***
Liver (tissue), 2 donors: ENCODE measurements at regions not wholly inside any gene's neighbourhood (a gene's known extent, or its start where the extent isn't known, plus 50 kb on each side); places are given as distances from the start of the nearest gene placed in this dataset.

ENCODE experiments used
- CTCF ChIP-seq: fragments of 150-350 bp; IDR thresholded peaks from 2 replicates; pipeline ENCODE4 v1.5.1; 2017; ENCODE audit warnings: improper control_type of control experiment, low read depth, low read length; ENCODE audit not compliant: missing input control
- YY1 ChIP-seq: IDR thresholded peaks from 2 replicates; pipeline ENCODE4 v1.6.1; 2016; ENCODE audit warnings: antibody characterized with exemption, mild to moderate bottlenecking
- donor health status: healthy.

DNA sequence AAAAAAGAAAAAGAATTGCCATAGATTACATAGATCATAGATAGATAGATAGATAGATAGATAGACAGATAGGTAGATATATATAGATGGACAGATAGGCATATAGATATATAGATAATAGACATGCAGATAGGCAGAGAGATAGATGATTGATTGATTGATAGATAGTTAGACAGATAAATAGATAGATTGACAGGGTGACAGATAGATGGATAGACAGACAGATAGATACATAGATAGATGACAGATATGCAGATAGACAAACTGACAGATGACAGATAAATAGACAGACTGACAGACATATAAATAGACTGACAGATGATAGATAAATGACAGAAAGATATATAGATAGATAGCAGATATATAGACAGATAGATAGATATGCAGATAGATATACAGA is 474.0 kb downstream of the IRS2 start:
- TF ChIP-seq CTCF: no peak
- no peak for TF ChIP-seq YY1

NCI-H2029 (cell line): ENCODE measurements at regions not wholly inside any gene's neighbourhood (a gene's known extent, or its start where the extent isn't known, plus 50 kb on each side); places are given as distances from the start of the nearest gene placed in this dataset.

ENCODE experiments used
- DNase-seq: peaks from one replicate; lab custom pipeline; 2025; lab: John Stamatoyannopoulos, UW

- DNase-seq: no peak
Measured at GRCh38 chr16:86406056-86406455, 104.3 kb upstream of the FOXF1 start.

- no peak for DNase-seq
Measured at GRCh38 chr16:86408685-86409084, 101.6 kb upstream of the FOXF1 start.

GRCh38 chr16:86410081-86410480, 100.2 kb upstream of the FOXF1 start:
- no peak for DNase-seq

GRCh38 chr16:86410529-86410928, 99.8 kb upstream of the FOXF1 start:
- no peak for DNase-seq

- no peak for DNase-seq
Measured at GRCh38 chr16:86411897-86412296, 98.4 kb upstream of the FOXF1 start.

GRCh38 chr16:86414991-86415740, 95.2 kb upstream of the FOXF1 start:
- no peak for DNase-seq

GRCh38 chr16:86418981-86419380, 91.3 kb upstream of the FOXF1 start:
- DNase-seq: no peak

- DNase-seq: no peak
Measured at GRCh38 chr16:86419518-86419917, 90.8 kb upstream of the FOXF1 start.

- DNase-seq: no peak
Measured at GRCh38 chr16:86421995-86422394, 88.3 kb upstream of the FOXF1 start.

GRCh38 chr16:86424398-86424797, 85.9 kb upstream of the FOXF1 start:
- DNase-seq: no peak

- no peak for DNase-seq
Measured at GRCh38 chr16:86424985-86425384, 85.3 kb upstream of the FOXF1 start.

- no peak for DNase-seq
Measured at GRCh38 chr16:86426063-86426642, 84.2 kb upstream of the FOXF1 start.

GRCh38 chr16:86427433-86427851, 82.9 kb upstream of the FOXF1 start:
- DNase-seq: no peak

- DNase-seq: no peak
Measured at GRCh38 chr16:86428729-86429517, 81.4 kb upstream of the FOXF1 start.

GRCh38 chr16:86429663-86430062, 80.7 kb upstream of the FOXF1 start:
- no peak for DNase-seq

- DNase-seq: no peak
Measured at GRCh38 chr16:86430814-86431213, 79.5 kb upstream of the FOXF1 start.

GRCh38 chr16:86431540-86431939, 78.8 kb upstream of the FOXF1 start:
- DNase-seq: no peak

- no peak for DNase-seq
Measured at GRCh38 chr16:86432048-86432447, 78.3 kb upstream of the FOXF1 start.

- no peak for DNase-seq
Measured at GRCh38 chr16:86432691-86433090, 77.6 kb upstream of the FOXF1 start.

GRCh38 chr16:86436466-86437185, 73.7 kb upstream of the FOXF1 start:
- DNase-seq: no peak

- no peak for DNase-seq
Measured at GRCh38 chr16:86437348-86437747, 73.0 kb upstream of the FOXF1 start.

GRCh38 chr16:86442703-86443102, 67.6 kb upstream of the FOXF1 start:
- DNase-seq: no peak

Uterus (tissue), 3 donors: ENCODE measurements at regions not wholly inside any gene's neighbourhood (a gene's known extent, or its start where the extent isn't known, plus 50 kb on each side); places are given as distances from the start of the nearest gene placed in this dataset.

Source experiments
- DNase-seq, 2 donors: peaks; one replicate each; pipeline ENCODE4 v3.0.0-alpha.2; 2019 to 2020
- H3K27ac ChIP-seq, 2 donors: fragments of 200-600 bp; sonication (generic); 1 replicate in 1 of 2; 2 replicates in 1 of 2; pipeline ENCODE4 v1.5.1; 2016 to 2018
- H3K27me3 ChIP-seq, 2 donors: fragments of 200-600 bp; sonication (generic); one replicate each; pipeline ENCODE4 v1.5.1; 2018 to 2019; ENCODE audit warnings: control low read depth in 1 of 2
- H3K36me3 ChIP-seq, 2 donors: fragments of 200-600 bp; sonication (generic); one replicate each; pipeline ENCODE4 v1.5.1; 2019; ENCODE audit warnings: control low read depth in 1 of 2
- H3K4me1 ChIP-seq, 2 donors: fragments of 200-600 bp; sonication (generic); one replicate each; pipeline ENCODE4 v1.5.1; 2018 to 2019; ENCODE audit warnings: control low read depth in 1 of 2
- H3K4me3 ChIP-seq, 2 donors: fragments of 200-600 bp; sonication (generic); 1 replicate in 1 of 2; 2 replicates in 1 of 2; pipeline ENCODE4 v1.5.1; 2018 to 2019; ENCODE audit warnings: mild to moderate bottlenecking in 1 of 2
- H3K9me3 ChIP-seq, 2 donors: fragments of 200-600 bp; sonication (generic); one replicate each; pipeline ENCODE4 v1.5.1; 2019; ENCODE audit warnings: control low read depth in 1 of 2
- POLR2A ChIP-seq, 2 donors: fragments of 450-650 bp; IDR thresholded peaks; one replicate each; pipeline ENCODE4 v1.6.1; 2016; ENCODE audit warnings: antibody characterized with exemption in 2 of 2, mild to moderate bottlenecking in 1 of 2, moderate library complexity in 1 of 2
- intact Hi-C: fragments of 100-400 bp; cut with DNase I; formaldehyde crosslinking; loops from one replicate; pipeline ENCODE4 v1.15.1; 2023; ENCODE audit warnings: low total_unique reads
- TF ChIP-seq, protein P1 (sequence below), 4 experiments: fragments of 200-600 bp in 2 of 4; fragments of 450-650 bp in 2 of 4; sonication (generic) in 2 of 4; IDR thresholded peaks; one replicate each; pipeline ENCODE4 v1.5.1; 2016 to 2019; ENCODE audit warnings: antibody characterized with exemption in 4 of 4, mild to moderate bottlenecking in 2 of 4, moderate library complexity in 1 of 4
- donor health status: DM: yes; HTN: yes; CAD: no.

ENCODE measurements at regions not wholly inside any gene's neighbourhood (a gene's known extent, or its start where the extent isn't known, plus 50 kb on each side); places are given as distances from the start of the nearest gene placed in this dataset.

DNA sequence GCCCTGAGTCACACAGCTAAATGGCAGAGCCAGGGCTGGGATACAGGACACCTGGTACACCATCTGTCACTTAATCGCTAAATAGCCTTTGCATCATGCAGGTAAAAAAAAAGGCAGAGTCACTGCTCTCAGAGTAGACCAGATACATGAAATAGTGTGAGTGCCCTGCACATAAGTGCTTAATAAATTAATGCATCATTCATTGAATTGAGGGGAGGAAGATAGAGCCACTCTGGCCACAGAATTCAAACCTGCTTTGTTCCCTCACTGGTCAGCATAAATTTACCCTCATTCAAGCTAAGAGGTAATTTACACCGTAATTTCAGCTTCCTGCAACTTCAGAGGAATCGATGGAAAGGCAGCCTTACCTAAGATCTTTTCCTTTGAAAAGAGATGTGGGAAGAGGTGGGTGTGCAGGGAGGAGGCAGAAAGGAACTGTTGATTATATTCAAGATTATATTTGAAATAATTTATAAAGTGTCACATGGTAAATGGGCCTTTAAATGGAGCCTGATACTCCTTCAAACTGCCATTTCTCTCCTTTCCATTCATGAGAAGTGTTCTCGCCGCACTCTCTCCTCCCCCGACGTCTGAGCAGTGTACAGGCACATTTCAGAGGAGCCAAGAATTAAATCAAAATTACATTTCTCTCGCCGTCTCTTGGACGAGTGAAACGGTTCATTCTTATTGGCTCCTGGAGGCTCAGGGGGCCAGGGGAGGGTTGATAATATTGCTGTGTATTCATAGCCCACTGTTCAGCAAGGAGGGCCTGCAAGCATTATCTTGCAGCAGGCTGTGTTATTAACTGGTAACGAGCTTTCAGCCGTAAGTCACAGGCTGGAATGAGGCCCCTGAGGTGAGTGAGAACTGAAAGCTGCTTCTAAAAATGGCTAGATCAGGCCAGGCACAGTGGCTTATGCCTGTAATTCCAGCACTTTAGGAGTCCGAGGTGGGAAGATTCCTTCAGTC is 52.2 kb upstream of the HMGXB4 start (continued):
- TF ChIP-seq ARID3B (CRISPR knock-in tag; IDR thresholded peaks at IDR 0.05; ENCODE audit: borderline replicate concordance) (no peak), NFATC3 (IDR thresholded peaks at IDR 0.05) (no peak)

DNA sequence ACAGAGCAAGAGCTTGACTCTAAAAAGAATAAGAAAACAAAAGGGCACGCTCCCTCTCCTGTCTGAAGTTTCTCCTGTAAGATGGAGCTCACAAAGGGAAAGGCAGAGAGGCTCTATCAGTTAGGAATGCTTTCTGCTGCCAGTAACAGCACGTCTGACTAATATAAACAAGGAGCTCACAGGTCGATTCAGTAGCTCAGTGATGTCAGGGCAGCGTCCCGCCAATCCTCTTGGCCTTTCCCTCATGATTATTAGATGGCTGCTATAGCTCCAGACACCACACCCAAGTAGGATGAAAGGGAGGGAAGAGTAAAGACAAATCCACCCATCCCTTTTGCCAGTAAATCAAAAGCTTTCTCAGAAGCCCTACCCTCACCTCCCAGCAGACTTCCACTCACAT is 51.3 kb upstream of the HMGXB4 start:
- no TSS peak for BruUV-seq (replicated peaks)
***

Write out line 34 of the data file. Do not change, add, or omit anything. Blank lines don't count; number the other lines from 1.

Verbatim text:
- no peak for DNase-seq